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Source: Data from Crittenden (1989).

Source: Data from Crittenden (1989).

In the Norwegian high arctic, Cooper and Wookey (2001) measured the rate of growth of the fruiticose lichens Cetraria spp., Cladonia spp., and Alectoria nigricans (Fig. 3.1) as between 2.4 and 10.6 mgg"1 per week or between 2.5 -11.2% of the original lichen biomass in one season (approximately 10 weeks). Similarly, Peck et al. (2000) showed that the arctic tumbleweed lichen Masonhalea richardsonii increased in biomass by about 10% per year in Alaska. These rates of growth are similar to those reported by Karenlampi (1971). These lichens provide a large amount of the winter feed of reindeer, and in the island of Svalbard, may become severely depleted in biomass due to the intense grazing pressure, low rates of growth, and the indirect effect of reindeer trampling on lichen survival.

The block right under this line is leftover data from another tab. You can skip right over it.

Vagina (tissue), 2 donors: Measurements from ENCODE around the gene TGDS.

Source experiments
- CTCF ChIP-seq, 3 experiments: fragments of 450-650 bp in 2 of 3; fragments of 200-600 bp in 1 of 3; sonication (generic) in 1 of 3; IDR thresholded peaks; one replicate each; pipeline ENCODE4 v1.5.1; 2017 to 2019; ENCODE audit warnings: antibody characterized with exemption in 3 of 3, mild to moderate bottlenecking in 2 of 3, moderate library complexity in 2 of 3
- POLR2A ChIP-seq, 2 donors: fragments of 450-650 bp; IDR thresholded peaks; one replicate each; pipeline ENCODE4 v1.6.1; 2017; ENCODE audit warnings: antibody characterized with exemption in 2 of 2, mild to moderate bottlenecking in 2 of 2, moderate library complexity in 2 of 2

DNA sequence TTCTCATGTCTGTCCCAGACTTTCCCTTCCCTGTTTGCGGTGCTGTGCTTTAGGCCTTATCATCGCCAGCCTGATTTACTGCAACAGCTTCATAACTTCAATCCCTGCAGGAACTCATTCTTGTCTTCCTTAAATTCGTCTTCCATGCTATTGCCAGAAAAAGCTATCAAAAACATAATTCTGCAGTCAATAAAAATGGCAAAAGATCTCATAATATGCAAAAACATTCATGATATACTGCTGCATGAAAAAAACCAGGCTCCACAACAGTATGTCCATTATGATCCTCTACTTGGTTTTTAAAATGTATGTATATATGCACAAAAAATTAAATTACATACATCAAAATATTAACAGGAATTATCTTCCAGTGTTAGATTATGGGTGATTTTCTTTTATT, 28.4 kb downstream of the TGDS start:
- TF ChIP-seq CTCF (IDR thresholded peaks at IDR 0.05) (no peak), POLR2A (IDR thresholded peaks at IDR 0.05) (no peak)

In temperate forest ecosystems, epiphytic lichens can form a significant proportion of the net primary production of the ecosystem. Using tethered arboreal lichens, Sillett et al. (2000) showed that the colonization of experimental branches was highest in clear-cut and old-growth Douglas fir forests and lowest in young (10-year-old, 1.5-m-tall) forests (Fig. 3.2). In general there was improved lichen colonization and growth on rough branches compared to smooth branches,

Table 3.3 Accumulation and Loss of N in Two Mat-Forming Lichen Species During 82 Days of Growth

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